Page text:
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3.7 out of 5 stars
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3.7 out of 5 stars
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on 22 April 2017
Arrived on time and product as expected. Great book btw!
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on 31 December 2009
This is my favourite of Scarlett Thomas's books. It mixes realism, fantasy, philosphy, quantum physics and a love story with a huge dollop of wit and intelligence. The plot centres around a book 'The End of Mr Y', which is legendary because everyone who has ever read it has either died or disappeared. Ariel, a slightly scuzzy academic, finds the book in a junk shop one day and it leads her on an incredible romp through alternate realities, thought experiments and homeopathy. It's a sort of kids' adventure for adults, although fairly heavy on the philosophical ideas.

Not for the faint hearted, but if like me you like a bit of the fantastical without liking the traditional fantasy genre you'll enjoy this.
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on 7 January 2009
I'm giving this book 4 stars just because that's the average it has received so far. I didn't like it as a novel but I disapprove of rating fiction, as liking is so subjective.

My real objection to this book is in its handling of the (admittedly minor) theme of self-harm. It is obvious that Scarlett Thomas has no personal experience of this subject and is merely repeating - effectively unedited - her research on it. I found this infuriating, as it reduces a complicated psychological issue to the role of spurious detail, with the aim presumably of being edgy and zeitgeisty. That is all I will say about this book. I know it's trivial but it's good to have a rant now and again.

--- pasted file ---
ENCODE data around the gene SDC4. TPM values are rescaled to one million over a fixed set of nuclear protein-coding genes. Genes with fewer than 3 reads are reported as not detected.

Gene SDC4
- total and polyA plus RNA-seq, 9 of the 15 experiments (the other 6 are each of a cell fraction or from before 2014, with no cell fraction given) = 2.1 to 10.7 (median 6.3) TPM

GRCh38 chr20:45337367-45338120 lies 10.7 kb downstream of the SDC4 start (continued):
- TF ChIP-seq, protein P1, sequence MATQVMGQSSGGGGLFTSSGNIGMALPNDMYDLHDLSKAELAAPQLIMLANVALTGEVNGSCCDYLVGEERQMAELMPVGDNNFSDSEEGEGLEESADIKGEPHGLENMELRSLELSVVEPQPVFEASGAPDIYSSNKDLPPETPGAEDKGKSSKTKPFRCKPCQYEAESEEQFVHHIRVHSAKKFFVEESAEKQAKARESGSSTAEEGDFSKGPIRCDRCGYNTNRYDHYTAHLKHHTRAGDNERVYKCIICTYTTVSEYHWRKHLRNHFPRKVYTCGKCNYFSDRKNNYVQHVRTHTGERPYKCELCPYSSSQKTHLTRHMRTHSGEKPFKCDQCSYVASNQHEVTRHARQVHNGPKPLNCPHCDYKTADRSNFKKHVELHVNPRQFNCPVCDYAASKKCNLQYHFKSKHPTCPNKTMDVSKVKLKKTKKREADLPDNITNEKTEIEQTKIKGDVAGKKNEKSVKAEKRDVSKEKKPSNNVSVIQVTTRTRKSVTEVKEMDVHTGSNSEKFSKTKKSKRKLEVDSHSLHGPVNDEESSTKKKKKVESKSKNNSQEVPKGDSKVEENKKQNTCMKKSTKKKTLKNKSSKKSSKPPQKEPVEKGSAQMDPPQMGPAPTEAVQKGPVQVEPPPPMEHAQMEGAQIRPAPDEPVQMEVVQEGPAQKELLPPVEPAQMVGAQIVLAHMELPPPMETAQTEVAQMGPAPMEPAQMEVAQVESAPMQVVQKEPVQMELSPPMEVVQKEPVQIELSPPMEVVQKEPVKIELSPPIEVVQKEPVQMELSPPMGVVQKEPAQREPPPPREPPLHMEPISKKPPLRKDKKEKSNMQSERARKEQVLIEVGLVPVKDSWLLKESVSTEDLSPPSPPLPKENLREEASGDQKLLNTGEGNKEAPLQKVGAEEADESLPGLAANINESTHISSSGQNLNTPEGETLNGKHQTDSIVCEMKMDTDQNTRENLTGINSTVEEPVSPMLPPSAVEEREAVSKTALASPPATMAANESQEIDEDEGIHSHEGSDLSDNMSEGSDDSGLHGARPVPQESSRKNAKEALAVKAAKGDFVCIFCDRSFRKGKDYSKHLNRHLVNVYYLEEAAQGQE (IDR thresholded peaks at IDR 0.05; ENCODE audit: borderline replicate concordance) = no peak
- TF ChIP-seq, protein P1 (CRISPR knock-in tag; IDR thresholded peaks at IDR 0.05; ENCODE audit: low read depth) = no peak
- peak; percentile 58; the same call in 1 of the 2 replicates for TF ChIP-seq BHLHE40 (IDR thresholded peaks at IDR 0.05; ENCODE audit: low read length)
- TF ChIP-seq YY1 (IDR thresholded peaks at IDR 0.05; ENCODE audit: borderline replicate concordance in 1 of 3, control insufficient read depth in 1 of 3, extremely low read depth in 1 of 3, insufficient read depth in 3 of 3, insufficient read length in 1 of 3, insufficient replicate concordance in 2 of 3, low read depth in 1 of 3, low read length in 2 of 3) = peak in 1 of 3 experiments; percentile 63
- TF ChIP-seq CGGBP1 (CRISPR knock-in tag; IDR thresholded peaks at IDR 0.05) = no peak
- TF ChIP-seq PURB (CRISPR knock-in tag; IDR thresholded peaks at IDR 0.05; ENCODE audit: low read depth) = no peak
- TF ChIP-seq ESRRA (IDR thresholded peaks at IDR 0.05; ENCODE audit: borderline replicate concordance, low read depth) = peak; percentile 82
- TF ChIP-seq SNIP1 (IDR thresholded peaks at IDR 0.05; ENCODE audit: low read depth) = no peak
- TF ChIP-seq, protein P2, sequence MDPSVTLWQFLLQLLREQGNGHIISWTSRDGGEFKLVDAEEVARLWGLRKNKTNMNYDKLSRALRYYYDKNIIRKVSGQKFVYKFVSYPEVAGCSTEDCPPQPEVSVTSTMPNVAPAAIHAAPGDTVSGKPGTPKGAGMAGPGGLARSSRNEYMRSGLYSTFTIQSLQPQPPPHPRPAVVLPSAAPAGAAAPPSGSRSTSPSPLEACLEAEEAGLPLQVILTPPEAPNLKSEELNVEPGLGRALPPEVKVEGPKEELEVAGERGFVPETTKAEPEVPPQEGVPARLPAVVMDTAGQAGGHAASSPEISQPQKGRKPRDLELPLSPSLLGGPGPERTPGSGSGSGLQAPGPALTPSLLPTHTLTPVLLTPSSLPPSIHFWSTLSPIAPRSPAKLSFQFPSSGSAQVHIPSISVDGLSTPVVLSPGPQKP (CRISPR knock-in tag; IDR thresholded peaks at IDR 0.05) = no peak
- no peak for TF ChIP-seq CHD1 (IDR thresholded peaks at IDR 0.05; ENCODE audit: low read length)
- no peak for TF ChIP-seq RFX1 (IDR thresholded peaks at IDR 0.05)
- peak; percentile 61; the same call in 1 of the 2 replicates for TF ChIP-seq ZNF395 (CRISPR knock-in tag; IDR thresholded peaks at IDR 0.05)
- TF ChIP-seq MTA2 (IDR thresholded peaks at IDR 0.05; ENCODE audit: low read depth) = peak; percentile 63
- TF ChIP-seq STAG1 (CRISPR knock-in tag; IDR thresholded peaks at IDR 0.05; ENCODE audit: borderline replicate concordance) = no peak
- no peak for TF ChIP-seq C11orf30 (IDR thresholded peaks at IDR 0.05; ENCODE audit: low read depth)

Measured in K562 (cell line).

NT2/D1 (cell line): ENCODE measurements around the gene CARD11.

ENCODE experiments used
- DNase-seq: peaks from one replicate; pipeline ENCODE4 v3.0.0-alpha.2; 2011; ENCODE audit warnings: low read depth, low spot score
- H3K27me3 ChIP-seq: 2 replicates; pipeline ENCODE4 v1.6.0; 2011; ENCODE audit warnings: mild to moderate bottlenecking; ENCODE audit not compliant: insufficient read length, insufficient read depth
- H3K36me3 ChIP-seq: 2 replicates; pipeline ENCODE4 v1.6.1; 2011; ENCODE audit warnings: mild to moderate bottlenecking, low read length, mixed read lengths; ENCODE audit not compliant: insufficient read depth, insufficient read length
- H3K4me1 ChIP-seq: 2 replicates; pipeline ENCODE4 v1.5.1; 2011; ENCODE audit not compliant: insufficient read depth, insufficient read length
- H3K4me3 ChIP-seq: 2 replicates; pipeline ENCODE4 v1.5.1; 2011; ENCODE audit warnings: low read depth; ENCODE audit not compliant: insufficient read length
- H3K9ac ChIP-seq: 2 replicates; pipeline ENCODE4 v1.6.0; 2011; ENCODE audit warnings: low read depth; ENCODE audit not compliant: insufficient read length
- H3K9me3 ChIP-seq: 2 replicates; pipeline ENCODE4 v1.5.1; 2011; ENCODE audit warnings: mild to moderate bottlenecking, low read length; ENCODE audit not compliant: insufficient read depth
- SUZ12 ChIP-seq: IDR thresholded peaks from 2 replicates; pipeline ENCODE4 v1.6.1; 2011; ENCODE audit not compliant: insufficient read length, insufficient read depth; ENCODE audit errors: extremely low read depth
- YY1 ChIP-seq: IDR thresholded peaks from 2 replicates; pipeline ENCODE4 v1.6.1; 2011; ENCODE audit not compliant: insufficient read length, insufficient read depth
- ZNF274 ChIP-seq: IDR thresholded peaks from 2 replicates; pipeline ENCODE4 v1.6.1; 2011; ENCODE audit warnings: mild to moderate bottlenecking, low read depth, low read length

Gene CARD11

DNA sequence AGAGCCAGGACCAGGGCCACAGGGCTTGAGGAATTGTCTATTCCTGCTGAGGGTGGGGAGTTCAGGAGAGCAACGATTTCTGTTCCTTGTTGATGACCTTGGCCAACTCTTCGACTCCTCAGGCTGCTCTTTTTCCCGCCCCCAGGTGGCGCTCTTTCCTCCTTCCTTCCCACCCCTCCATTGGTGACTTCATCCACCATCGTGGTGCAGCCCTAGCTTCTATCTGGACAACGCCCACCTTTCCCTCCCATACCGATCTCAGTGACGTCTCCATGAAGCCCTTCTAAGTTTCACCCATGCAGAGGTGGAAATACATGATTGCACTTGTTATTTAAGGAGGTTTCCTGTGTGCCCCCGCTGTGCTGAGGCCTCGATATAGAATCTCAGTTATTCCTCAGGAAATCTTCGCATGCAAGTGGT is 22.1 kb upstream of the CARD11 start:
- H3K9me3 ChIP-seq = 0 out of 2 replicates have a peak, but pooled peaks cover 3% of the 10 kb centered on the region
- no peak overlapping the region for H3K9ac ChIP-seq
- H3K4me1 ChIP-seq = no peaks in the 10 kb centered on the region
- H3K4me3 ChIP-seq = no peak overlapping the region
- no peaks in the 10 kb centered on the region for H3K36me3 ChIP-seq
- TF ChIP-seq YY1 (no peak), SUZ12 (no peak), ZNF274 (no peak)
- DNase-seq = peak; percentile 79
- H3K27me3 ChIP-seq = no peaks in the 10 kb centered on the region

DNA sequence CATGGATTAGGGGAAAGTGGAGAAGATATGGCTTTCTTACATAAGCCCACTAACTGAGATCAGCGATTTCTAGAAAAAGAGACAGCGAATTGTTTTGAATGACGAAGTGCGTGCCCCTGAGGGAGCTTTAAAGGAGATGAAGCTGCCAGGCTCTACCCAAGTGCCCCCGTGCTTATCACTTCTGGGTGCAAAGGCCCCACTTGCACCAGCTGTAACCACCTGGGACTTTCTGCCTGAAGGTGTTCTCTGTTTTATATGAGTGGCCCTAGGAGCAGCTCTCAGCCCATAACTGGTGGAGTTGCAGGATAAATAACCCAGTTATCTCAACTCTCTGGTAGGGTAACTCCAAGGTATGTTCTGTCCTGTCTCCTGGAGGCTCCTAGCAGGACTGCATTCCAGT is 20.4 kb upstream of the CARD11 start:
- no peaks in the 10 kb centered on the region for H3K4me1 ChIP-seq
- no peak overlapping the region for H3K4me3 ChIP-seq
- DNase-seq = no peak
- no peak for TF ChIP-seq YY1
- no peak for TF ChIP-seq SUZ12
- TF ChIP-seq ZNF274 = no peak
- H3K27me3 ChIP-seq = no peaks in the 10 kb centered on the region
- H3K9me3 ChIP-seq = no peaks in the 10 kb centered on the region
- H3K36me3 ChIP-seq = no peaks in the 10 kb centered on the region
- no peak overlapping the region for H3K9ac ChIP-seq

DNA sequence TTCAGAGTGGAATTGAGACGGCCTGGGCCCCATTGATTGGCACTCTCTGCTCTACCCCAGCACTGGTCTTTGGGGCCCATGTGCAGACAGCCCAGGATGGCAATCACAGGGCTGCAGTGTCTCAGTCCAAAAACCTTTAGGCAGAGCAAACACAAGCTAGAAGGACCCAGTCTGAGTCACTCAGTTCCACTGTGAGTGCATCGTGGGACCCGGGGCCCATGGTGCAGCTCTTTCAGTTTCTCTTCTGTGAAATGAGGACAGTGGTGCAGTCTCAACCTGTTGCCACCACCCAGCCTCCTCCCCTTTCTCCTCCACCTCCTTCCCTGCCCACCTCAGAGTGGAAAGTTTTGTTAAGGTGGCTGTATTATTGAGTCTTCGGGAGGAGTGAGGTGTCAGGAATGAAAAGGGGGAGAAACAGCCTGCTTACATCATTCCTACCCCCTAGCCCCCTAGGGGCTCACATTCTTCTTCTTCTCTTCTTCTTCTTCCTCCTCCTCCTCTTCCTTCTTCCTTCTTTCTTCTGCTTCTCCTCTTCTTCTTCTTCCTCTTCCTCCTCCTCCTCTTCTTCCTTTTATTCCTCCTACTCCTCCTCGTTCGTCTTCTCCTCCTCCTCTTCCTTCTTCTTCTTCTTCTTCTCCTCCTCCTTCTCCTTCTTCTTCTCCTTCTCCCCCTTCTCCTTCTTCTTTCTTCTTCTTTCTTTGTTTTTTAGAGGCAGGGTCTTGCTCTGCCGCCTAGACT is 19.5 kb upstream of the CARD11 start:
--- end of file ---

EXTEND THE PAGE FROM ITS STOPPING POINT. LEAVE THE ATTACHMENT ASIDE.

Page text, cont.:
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on 1 August 2012
A promising start, entirely undone by self indulgent name dropping, poor plotting, an increasingly irritating protagonist, topped by probably the least convincing depiction of villains I've ever read.

Avoid.
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on 12 October 2015
Amazing book! The best thing I've ever read! x
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on 10 September 2007
I am finding it difficult to put into words how much I was blown away by this book, which I finished reading this afternoon.

Scarlett Thomas could well have the most incredible imagination of any author I've ever come across. "The End of Mr Y" takes everything you believe about the universe and "turns it to spaghetti". It combines science, adventure and existentialism into one huge roller-coaster ride.

This novel should be made into a movie and if well made it would be on a par with sci-fi blockbusters such as The Matrix.

You must read this book.
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VINE VOICEon 13 October 2007
Ariel Manto is writing her PhD thesis and has a facination with a book called 'The End of Mr. Y', which no-one alive has ever read. That's partly becasue everyone who has had anything to do with the book has either died or disappeared.